If you were looking for skilled service, beautifully crafted menus and intricate dishes look elsewhere. This place is all about no-frills authenticity. And it’s all about the food, or at least, it’s all about the octopus. You may be thinking why would anyone get excited about eating octopus?
If you are, then I can only imagine you have never been lucky enough to eat octopus that has been cooked as it should. The thing about this odd-looking mollusc is that it needs to be tenderised and it needs lots of time to cook. Unlike its cousin the squid, which needs little cooking and no tenderising. But often they get similar treatments. You can tenderise an octopus simply by freezing it so it’s nothing complicated (there are other ways, but I asked the owner of the restaurant what his method was and he told me he buys frozen octopus from the south of Portugal or north of Africa; apparently the further north you go, the harder the creature’s flesh).
I grew up with octopus – octopus rice, octopus and bean stew, roasted octopus – it’s always been a natural part of my food vocabulary as any fish or meat. And I can say with confidence that in countries like Portugal (and Spain, for example), we know how to cook it. And it’s one of my favourite things to eat. So when I heard there was a restaurant in Porto that specialised in roasted octopus I was delighted.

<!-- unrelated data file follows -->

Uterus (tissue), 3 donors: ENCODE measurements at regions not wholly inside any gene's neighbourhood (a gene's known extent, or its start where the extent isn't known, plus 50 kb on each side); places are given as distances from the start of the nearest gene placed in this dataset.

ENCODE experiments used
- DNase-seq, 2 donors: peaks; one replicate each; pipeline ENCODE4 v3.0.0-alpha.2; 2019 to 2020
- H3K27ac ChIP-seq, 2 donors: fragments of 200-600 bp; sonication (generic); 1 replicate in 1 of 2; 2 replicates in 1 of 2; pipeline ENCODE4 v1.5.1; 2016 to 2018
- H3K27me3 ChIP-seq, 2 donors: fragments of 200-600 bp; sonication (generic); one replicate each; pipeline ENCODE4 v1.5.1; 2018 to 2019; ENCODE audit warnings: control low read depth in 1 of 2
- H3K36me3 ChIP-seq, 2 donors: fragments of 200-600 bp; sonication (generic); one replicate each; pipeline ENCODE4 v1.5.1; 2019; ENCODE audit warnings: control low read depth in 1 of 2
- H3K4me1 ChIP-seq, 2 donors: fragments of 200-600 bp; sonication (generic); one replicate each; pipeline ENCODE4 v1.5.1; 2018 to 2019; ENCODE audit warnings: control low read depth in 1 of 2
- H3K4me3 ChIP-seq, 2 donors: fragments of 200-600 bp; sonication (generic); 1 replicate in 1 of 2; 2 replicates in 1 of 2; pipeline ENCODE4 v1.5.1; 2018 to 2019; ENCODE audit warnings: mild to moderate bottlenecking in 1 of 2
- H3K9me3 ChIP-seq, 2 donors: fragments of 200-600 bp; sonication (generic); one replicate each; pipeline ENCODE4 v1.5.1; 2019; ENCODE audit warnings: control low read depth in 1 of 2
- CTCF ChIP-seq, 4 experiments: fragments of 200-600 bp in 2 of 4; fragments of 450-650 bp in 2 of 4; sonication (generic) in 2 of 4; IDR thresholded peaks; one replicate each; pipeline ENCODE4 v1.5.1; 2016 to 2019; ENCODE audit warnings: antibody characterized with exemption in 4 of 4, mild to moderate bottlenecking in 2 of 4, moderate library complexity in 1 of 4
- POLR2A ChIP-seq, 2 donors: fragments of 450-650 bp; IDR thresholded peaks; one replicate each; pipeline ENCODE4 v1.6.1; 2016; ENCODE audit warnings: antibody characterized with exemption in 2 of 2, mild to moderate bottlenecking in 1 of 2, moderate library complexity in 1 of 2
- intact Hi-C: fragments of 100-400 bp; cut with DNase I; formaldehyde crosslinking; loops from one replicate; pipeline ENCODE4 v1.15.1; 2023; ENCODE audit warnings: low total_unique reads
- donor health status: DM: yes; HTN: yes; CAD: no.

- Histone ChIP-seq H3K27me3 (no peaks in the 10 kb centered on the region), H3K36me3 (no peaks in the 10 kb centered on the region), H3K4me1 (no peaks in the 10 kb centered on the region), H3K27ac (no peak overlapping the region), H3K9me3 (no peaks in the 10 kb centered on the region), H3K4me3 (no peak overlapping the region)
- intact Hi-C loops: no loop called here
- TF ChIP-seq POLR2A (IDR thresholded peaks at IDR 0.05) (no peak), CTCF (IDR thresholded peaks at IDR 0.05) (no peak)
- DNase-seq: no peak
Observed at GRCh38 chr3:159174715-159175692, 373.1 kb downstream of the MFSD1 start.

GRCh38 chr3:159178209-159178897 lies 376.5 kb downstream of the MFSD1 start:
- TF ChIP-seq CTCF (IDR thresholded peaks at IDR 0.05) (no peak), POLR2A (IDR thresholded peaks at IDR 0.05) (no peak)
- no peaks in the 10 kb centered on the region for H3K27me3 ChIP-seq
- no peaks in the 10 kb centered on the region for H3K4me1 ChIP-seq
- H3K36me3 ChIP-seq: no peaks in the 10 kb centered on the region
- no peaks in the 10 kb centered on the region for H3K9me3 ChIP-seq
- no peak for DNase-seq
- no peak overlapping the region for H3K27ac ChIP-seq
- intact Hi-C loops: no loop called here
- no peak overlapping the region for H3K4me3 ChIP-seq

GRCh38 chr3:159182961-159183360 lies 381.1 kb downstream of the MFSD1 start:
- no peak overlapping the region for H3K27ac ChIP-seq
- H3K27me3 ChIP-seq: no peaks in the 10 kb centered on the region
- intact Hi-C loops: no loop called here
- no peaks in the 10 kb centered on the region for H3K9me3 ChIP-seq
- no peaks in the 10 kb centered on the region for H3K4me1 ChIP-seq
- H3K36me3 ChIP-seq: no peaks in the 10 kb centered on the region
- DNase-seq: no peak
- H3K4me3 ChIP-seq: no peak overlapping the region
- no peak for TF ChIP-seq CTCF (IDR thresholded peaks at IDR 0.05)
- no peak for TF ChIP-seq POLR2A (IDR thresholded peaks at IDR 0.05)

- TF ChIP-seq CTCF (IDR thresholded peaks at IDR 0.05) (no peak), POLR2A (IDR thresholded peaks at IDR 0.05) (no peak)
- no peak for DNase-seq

Olhinhos de Polvo (translates as Octopus’s little eyes, referring to the little tentacle ‘eyes’) is always heaving and it’s small so you need to book. The atmosphere is typical of a certain type of Portuguese restaurants – very busy, loud, slightly chaotic, very plain décor and extremely relaxed but friendly service. And low prices.
We all chose their main speciality – roasted octopus with octopus rice. It was served in a thick metal double tray, octopus legs on one container, rice on the other.
I can honestly say I don’t remember the last time I ate such juicy and tender octopus legs (ok, tentacles). This is top cooking. The rice is dark and intense and absolutely delicious. They got me on the first mouthful.
Of course there are other dishes and our children ate beautifully fresh hake fillets with chips, which they devoured (and our 7-year old kept asking for mouthfuls of my tentacles!). But really, if you are an adult you should be eating what they do well. You also have the option to eat octopus fillets, coated in flour and fried. That’s their second speciality. I bet it’s delicious too.
Forget the desserts, they are plain and some not particularly well made (however you’re safe with the crème brulée). You come here to eat delicious octopus.
This is no fancy restaurant, it is a place where ordinary food is cooked well. And well-cooked ordinary food is a wonderful thing.
Where: Porto, Portugal
Occasion: Casual lunch or dinner
Rating: 4 stars
Would I go again? Yes!